5. Robert Langer – Slow drug delivery and polymer scaffolds for human tissues
6. Ronald Rivest, Adi Shamir, and Leonard Adelma – RSA encryption
7. Ray Kurzweil – Text/Speech Recognition
8. Shiintaro Asano – Fax Machine
9. Andrew Viterbi – Viterbi Algorithm
10. Norbert Weiner – Cybernetics
Why Daily Creativity Is So Important!
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Samsung Case Study Promoting a Creative Organizational Culture
� Encouraging Suggestions for Work Process Improvement
Samsung Electronics implements various programs to support employees’ suggestions so that ideas can bear fruit. We offer
incentives
for the filing of patents, provide a knowledge management system to share expertise and knowledge amongst employees, and
support community activities. We also offer incentives for idea suggestions to encourage our employees to proactively participate
in
knowledge sharing within Samsung Electronics. As a result, a total of 3,515 patents were filed in the U.S. in 2008.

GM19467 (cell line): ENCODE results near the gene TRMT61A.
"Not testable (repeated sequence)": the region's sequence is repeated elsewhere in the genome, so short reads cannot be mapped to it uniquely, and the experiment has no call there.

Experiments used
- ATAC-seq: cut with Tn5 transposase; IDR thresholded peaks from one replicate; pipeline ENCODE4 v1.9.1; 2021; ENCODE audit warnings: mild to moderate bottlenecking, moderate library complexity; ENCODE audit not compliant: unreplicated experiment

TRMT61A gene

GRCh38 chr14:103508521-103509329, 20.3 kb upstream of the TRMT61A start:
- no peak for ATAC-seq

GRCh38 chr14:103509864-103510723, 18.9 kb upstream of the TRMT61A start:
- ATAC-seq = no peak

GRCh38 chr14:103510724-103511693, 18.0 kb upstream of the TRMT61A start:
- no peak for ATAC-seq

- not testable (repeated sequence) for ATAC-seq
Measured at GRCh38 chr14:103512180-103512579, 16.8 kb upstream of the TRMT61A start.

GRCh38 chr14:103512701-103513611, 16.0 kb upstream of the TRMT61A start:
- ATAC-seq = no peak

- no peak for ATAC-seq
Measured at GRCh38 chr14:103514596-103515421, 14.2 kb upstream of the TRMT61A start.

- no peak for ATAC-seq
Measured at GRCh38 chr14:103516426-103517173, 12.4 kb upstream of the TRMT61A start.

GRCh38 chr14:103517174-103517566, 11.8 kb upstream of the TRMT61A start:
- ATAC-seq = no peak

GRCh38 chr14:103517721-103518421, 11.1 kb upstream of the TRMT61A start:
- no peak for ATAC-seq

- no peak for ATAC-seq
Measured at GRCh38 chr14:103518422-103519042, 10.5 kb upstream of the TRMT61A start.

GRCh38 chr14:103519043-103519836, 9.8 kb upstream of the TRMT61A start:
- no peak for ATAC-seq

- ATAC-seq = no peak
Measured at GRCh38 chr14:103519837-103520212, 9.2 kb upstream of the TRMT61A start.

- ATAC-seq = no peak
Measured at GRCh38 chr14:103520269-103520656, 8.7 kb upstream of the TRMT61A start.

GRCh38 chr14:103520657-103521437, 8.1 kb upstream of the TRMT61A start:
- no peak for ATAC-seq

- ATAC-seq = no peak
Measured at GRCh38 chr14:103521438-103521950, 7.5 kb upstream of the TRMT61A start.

� Adopting a Flexible Time program
Samsung Electronics adopted a “Flexible Time” test program in 2008 in selected business divisions to maximize the creativity of
its employees. This test was the expression of our determination to shift from a time management-based corporate culture to a
creativity-oriented corporate culture. Under the program, employees are empowered to flexibly manage their office hours as
long as they work a total of eight hours each day. If this test proves successful, we will expand the program to a company-wide
level.
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� Work-Life Balance
Because social norms have changed, an increasing number of female workers are participating in economic activities and